By Michael von Albrecht, Gareth L. Schmeling
Michael von Albrecht's A background of Roman Literature, initially released in German, can rightly be visible because the lengthy awaited counterpart to Albin Lesky's Geschichte der Griechischen Literatur. In what is going to most likely be the final survey made through a unmarried student the entire of Latin literature from Livius Andronicus as much as Boethius comes to the fore. 'Literature' is taken right here in its extensive, old experience, and accordingly additionally contains e.g. rhetoric, philosophy and heritage. designated recognition has been given to the effect of Latin literature on next centuries all the way down to our personal days. vast indices supply entry to this monument of studying. The introductions in Von Albrecht's texts, including the massive bibliographies make extra examine either extra fruitful and simple.
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Extra resources for A History of Roman Literature: From Livius Andronicus to Boethius : With Special Regard to Its Influence on World Literature (Mnemosyne, Bibliotheca Classica Batava Supplementum)
Yet Roman literature offers to us anything but a trivial stereotype o f reality. 2 This typically Roman preoccupation with concrete details, which the sensitive reader could perceive as a sort o f alphabet, does not render their literature easily accessible. Metonymy is more frequent in Horace than metaphor, which is so fashionable nowadays. Some times his search for concrete terms leads h i m surprisingly far. M u c h of it is felt today as a breach i n imagery. One and the same ode may conjure up the mood o f winter and summer, the same person may be called metaphorically a dog and shortly afterwards a bull.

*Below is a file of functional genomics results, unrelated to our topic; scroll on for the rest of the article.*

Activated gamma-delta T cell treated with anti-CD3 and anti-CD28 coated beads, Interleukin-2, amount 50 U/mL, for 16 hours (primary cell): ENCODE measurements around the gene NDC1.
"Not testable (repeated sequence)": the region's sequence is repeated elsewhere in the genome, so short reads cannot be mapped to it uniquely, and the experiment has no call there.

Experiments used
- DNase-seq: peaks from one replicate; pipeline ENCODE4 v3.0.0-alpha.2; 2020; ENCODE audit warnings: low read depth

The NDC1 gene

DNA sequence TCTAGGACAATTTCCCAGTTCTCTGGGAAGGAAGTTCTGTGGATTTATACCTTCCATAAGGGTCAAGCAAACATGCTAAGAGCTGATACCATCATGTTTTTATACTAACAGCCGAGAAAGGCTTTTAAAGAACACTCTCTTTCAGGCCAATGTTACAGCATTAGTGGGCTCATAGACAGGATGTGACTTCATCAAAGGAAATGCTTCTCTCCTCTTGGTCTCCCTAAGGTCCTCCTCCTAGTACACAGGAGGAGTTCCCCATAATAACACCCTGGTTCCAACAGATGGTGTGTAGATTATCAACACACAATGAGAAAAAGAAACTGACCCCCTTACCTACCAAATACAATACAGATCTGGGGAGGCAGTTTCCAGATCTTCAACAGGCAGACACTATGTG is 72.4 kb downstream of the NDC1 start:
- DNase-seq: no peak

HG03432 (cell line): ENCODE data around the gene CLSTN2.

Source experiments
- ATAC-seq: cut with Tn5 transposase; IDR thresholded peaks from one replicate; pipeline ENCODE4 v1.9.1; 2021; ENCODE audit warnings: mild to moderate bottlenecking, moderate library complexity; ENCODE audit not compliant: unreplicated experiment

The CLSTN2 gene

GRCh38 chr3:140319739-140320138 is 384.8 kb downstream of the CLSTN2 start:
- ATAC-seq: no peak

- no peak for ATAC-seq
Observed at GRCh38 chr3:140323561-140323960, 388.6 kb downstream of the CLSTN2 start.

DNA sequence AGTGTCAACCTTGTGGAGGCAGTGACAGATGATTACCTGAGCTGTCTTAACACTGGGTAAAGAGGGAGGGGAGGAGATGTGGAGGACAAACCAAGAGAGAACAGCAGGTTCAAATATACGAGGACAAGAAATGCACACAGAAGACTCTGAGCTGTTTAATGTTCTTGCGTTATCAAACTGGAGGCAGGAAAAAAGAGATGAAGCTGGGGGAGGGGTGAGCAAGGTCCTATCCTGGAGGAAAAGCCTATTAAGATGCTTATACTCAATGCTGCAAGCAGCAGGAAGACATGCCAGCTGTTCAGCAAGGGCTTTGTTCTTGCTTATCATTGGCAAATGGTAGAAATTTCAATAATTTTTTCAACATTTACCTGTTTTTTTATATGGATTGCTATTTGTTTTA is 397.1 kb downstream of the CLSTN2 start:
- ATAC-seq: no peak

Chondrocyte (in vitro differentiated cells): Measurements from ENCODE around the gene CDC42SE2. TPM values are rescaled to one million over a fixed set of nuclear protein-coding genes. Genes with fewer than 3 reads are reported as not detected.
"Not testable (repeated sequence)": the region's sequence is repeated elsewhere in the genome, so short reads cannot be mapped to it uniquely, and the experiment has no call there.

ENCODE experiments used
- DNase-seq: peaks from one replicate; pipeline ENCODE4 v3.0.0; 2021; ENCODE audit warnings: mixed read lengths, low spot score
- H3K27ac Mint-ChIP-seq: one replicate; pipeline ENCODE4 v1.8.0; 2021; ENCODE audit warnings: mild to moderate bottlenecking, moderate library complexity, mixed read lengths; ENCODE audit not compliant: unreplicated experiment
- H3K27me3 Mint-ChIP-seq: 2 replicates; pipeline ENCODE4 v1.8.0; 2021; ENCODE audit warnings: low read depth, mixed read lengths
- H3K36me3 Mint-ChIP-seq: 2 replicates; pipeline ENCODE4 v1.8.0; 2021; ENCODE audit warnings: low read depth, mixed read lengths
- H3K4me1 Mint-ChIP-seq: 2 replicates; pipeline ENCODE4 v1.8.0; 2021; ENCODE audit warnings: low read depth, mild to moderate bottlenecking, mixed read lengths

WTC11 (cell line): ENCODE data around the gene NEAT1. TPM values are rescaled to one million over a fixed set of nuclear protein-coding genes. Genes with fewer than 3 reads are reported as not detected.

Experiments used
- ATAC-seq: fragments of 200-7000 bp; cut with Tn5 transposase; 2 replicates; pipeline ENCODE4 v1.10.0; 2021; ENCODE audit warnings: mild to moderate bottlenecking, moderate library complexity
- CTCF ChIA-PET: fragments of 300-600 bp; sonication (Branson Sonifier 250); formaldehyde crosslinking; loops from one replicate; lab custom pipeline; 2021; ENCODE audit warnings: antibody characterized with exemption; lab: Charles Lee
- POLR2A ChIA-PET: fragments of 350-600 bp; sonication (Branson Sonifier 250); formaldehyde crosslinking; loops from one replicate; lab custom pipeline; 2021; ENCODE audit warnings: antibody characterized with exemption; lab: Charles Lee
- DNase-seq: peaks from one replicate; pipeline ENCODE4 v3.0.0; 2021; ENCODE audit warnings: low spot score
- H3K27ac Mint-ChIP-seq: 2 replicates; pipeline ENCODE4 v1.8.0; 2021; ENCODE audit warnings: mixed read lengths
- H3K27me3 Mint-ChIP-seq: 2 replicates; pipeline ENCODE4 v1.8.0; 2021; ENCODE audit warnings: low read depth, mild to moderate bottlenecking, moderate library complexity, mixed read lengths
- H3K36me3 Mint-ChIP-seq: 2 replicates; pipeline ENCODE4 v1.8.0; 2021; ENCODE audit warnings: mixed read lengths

3, 1831— 1837, M ü n c h e n 1976, 572-573. W h o today is reminded of the military by words like 'interval', 'premium', 'stipend'? A . S P I E S , Militat omnis amans. E i n Beitrag zur Bildersprache der antiken Erotik, T ü b i n g e n 1930. T h e y are derived from cultivated plants (Fabius, Lentulus, Piso, Cicero) or domestic animals (Porcius, Asinius, Vitellius). Delirare 'to be crazy' ('to stray from the furrow'); tubuläre 'to vex' ('to thresh'); praevaricari 'to be in collusion with an adversary' ('to trace crooked lines with the plow'); emolumentum 'advantage' ('product of the mill'); detrimentum 'harm' ('wear and tear of the plowshare'); rivalis 'rival' ('neighbor along the same stream'); saeculum 'generation' ('sowing season'); manipulus 'company' ('armful of hay'); felix 'happy' ('fruit ful'); pecunia 'money' (from pecus 'cattle'); egregius 'outstanding' ('out of the flock'); septentriones 'north' ('the seven threshing oxen').
Moods need not be expressed by periphrasis. The article is missing completely. T o use a metaphor, the blocks need no mortar between them. The structure of Latin is 'cyclopean'. Such a language allows a thought to be reduced to its essence. A l l that is dispensable may be omitted. Latin was, as it were, born for solemn inscriptions and witty epigrams, for the blows and sideswipes o f the orator's club, but also for the weighty, mysteriously ambiguous utterance o f the poet. 2 A language w i t h a rich treasury o f forms may plausibly be thought of as particularly 'logical', and the crystal-clear Latin o f the jurists or even o f a Caesar favors this interpretation.